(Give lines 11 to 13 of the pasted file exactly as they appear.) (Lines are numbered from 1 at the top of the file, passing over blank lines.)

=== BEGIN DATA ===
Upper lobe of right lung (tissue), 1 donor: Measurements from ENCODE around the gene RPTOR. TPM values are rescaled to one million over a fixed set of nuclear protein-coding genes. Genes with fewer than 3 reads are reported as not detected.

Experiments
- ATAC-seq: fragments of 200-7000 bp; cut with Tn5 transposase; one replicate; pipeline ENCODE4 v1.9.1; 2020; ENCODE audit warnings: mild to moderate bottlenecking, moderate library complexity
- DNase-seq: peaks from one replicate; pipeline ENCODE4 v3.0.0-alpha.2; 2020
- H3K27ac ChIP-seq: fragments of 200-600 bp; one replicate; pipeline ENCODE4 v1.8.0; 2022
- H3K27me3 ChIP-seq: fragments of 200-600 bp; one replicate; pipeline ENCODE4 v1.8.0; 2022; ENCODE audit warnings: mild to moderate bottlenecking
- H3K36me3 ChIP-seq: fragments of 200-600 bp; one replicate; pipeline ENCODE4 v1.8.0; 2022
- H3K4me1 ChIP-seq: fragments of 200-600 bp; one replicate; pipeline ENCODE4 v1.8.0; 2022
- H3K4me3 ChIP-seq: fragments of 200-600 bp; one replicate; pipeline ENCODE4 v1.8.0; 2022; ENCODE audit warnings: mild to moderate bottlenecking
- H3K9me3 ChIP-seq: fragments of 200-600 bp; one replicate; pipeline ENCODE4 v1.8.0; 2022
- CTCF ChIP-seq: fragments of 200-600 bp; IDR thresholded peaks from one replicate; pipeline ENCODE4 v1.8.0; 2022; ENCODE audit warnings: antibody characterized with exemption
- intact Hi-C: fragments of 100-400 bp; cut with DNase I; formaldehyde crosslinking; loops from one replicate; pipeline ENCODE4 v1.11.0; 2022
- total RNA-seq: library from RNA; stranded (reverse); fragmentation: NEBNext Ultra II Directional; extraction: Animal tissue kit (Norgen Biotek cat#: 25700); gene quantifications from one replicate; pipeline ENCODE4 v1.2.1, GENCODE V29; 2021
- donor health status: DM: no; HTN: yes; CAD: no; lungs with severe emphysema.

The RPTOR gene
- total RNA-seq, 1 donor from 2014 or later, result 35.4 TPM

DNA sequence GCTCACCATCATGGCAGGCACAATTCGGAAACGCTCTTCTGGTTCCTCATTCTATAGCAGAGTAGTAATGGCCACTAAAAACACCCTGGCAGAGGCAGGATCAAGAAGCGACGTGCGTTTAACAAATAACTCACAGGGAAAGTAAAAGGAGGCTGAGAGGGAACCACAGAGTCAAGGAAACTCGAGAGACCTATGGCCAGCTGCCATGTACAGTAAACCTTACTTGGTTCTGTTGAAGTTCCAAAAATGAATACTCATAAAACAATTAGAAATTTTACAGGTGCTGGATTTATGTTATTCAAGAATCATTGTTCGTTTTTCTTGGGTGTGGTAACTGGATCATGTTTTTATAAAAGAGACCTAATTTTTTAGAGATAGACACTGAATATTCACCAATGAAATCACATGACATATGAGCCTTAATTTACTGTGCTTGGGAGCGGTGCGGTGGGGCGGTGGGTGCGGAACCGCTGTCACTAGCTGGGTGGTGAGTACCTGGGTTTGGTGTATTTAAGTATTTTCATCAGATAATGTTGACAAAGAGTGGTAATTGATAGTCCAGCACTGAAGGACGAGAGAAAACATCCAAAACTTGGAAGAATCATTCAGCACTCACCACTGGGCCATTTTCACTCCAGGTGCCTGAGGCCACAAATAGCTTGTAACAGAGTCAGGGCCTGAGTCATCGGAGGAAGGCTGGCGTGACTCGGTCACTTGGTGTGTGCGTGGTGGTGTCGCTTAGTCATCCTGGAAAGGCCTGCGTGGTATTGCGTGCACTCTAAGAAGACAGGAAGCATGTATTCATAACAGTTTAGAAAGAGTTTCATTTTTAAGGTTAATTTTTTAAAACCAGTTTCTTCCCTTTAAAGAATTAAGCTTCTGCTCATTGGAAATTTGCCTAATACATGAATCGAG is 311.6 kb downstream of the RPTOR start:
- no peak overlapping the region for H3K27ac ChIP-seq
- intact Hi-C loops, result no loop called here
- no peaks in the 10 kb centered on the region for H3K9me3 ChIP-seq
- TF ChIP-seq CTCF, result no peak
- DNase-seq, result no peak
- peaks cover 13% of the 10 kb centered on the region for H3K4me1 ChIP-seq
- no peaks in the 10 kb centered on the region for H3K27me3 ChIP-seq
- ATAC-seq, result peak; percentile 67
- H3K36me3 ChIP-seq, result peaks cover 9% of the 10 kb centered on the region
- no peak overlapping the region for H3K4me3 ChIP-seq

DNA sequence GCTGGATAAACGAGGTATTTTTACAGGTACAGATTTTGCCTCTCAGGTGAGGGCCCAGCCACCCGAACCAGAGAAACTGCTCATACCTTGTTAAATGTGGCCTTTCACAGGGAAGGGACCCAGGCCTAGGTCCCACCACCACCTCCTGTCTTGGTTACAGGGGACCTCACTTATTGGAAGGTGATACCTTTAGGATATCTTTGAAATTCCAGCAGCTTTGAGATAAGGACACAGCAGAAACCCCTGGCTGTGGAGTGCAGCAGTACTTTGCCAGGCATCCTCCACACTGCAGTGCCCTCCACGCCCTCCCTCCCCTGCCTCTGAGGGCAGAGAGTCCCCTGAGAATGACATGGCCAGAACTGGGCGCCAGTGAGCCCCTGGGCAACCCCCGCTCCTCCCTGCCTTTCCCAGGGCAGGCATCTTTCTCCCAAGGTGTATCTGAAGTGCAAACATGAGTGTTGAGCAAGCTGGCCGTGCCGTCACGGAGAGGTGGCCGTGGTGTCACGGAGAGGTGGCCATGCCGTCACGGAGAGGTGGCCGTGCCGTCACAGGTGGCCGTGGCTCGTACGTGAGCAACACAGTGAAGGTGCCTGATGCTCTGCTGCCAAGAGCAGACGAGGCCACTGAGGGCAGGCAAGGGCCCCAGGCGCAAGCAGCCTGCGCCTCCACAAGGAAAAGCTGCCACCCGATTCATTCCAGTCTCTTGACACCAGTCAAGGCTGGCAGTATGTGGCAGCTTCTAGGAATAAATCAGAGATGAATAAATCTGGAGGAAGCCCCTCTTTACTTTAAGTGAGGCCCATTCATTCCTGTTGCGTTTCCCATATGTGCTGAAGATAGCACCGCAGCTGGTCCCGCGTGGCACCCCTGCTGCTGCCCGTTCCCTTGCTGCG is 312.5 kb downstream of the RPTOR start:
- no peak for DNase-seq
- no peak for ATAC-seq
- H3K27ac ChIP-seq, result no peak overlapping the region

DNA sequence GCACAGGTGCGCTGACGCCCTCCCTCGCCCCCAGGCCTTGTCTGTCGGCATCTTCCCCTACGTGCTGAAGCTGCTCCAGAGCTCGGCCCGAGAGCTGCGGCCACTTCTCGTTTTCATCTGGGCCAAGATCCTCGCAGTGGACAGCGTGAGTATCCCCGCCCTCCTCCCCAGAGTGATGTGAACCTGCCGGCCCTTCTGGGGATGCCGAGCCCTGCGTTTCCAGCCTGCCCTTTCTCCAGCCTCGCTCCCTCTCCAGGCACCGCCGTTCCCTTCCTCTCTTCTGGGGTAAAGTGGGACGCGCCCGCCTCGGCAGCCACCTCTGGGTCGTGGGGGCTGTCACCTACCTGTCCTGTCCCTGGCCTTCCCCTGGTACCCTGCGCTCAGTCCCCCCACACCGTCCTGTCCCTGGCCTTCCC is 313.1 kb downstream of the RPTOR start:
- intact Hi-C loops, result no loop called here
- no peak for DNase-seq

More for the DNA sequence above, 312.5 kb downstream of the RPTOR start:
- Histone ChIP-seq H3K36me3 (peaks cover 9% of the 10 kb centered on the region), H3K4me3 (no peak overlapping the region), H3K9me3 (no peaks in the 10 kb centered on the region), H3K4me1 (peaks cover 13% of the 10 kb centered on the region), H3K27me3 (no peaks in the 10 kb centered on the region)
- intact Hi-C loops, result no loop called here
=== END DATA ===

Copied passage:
- CTCF ChIP-seq: fragments of 200-600 bp; IDR thresholded peaks from one replicate; pipeline ENCODE4 v1.8.0; 2022; ENCODE audit warnings: antibody characterized with exemption
- intact Hi-C: fragments of 100-400 bp; cut with DNase I; formaldehyde crosslinking; loops from one replicate; pipeline ENCODE4 v1.11.0; 2022
- total RNA-seq: library from RNA; stranded (reverse); fragmentation: NEBNext Ultra II Directional; extraction: Animal tissue kit (Norgen Biotek cat#: 25700); gene quantifications from one replicate; pipeline ENCODE4 v1.2.1, GENCODE V29; 2021